Background-The effect of effective refractory period (ERP) shortening on the vulnerability and characteristics of induced functional reentry in the ventricle remain poorly defined. We hypothesized that ERP shortening increases ventricular vulnerability to reentry and accelerates its rate, as is the case in the atrium. Methods and Result-The epicardial surfaces of 19 isolated and superfused canine right ventricular slices (4x4 cm and < 2 mm thick) were mapped with 480 bipolar electrodes 1.6 mm apart. Vulnerability was tested during pacing at a cycle length (CL) of 600 ms and with a single premature stimulus of 5-ms duration at increasing current strength of 1 to 100 mA. Cromakalim (10 μmol/L), an ATP-sensitive potassium channel opener, caused a significant (P < 0.001) shortening of the ERP but had no effect on conduction velocity. Cromakalim increased (P < 0.01) the vulnerability (product of current and the stimulus coupling interval) for reentry induction. Reentry had a significantly shorter CL and lasted for a longer duration (P < 0.001). The central core around which the wave front rotated became smaller, which caused shortening of the CL of reentry. A significant (P < 0.001) linear correlation was found between core size and reentry CL. These effects of cromakalim were reversible. Two-dimensional simulation studies using the modified Luo-Rudy I model of cardiac action potential, in which the refractory period was variably shortened by a progressive increase of the time-independent potassium conductance, reproduced the experimental findings. Conclusions-ERP shortening by an ATP-sensitive potassium channel opener increases ventricular vulnerability to reentry and accelerates its rate by decreasing the core size around which the wave front rotates.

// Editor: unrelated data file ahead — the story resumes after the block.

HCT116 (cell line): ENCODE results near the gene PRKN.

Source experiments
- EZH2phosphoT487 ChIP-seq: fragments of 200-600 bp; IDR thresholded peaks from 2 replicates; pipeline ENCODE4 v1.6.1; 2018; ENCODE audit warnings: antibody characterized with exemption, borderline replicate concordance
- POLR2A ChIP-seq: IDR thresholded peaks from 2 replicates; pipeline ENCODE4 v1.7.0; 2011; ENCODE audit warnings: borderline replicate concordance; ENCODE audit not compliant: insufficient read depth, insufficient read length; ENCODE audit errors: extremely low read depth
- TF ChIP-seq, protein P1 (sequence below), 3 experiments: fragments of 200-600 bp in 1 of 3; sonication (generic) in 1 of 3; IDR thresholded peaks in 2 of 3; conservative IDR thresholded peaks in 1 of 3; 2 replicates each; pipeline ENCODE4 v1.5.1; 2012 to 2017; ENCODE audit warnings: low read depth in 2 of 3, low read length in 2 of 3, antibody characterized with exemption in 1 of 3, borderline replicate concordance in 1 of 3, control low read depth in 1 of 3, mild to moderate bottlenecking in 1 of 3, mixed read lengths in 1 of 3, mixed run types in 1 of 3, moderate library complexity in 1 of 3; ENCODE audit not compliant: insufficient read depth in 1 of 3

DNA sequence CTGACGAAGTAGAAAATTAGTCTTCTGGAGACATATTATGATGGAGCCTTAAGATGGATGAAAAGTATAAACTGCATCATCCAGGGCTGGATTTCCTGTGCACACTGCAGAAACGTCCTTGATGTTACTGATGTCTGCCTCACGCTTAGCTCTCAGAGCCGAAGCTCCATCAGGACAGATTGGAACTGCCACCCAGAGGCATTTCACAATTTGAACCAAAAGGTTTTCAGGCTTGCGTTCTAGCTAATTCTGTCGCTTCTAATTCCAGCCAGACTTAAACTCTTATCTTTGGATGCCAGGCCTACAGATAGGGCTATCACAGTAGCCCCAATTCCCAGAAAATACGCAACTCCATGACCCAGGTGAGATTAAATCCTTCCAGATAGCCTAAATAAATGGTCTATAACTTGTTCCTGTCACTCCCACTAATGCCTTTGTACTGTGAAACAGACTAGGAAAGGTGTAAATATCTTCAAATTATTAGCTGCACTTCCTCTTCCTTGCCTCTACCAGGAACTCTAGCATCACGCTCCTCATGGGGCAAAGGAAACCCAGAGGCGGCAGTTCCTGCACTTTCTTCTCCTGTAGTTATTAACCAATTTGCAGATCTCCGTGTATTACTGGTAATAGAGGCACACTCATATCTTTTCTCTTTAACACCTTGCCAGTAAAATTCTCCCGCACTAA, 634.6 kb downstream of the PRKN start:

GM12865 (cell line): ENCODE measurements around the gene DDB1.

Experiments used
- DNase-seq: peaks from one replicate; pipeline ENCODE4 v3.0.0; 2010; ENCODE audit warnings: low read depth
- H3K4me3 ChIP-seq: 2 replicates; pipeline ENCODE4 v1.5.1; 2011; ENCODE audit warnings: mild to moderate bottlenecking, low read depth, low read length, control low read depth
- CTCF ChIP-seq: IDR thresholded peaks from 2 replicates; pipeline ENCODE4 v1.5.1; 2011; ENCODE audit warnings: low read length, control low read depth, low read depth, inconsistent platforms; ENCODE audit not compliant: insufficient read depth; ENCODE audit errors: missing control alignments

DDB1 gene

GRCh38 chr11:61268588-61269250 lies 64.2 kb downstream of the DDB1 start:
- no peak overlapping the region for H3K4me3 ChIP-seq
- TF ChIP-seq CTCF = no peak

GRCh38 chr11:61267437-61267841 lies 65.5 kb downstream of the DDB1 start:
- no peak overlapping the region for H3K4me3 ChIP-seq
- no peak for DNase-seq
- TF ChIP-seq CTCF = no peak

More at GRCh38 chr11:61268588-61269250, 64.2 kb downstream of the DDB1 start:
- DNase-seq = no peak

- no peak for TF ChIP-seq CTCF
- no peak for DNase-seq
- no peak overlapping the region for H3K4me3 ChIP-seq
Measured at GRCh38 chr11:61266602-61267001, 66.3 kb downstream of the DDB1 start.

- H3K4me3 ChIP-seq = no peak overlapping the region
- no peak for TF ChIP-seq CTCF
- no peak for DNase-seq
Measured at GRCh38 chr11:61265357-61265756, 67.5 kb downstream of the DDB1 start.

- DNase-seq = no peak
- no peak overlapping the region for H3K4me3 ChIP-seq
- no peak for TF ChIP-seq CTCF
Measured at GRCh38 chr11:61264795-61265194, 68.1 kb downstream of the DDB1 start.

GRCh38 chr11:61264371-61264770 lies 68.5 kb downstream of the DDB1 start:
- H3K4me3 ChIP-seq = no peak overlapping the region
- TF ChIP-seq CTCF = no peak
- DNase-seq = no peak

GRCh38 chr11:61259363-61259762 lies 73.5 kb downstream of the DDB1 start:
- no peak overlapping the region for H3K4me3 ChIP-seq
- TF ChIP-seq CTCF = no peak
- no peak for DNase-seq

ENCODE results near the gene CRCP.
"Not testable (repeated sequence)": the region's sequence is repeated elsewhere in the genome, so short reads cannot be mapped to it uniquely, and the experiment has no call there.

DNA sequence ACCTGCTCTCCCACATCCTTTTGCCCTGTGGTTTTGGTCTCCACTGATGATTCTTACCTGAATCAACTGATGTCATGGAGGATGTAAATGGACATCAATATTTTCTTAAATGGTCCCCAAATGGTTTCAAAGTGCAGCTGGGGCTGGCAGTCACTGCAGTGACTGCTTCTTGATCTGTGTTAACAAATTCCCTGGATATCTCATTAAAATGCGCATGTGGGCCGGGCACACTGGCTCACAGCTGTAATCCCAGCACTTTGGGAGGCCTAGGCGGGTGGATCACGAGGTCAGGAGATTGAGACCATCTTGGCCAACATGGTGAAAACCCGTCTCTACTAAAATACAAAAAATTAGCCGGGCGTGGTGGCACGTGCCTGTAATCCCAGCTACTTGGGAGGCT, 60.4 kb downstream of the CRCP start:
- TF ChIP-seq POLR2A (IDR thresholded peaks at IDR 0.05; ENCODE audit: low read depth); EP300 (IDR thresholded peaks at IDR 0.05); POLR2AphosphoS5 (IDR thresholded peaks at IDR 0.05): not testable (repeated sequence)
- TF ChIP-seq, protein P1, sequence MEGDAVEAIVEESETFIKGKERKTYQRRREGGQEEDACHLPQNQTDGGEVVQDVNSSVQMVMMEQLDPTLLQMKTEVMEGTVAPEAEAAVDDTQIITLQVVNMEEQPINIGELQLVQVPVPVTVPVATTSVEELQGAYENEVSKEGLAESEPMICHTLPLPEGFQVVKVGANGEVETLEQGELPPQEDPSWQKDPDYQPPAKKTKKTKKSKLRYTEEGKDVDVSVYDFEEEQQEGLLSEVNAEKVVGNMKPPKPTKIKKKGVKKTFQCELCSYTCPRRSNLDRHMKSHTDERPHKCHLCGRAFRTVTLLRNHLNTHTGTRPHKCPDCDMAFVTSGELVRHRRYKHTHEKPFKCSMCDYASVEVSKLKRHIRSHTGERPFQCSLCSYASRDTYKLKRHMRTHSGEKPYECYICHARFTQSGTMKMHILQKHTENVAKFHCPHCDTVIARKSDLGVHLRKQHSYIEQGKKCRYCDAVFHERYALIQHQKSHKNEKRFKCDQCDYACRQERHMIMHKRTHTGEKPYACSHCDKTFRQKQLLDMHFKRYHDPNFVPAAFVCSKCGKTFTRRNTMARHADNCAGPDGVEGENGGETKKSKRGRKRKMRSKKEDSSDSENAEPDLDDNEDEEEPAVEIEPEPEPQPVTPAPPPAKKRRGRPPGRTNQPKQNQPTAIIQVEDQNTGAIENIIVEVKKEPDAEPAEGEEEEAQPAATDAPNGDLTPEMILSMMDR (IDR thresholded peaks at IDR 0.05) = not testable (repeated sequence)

ASJC Scopus subject areas
- Cardiology and Cardiovascular Medicine
- Physiology (medical)